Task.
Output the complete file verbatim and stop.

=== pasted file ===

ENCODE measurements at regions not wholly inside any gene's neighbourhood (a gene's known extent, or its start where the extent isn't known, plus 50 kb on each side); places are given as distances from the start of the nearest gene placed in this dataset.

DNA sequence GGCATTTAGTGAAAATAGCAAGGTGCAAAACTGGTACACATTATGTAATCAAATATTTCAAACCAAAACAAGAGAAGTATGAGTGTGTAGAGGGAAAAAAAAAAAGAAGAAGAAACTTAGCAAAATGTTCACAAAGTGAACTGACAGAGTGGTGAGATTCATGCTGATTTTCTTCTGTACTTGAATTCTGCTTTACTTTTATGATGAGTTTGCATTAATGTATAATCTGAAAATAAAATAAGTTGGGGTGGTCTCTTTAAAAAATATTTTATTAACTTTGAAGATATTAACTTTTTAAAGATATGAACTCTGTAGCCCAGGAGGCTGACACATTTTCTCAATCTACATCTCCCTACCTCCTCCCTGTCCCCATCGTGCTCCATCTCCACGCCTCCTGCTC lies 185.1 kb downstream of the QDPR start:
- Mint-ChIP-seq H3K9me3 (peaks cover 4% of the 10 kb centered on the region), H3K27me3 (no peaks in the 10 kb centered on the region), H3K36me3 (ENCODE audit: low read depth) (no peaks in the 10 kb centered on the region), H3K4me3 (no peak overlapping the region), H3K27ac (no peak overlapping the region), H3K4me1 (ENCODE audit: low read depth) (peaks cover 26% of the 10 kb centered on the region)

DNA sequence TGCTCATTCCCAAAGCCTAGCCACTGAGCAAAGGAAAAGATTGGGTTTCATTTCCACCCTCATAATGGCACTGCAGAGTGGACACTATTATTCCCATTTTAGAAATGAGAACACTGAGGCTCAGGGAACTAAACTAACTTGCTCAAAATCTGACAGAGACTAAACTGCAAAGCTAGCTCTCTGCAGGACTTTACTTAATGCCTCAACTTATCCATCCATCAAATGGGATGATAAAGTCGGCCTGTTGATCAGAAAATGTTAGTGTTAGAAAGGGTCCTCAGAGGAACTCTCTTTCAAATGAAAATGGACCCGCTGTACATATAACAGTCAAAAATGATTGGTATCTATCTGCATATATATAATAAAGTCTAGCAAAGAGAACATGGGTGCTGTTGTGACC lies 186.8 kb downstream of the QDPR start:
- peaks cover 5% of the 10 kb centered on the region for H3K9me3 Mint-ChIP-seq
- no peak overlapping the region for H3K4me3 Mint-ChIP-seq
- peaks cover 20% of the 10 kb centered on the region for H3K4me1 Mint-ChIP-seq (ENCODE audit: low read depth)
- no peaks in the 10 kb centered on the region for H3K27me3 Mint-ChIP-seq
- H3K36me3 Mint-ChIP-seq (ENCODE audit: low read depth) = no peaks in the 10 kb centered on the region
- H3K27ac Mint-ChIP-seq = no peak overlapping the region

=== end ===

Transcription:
ENCODE measurements at regions not wholly inside any gene's neighbourhood (a gene's known extent, or its start where the extent isn't known, plus 50 kb on each side); places are given as distances from the start of the nearest gene placed in this dataset.

DNA sequence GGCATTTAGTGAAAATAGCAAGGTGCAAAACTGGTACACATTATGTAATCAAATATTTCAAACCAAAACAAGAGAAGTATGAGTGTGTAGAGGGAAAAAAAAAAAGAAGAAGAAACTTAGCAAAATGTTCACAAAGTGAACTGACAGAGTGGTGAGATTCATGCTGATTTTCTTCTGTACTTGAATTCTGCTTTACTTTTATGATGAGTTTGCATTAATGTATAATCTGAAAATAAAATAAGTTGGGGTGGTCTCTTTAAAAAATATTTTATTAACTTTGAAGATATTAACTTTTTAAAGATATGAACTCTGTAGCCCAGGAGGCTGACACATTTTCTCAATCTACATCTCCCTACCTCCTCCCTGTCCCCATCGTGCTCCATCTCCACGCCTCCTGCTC lies 185.1 kb downstream of the QDPR start:
- Mint-ChIP-seq H3K9me3 (peaks cover 4% of the 10 kb centered on the region), H3K27me3 (no peaks in the 10 kb centered on the region), H3K36me3 (ENCODE audit: low read depth) (no peaks in the 10 kb centered on the region), H3K4me3 (no peak overlapping the region), H3K27ac (no peak overlapping the region), H3K4me1 (ENCODE audit: low read depth) (peaks cover 26% of the 10 kb centered on the region)

DNA sequence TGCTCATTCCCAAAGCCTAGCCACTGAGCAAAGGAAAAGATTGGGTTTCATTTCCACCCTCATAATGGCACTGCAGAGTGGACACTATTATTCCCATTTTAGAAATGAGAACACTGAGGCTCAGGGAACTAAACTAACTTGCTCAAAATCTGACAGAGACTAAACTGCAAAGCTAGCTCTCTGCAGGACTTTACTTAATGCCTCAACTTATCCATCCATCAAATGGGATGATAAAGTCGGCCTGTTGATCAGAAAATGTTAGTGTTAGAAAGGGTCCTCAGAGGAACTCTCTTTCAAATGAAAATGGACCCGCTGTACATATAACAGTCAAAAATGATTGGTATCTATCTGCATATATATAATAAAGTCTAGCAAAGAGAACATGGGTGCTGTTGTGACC lies 186.8 kb downstream of the QDPR start:
- peaks cover 5% of the 10 kb centered on the region for H3K9me3 Mint-ChIP-seq
- no peak overlapping the region for H3K4me3 Mint-ChIP-seq
- peaks cover 20% of the 10 kb centered on the region for H3K4me1 Mint-ChIP-seq (ENCODE audit: low read depth)
- no peaks in the 10 kb centered on the region for H3K27me3 Mint-ChIP-seq
- H3K36me3 Mint-ChIP-seq (ENCODE audit: low read depth) = no peaks in the 10 kb centered on the region
- H3K27ac Mint-ChIP-seq = no peak overlapping the region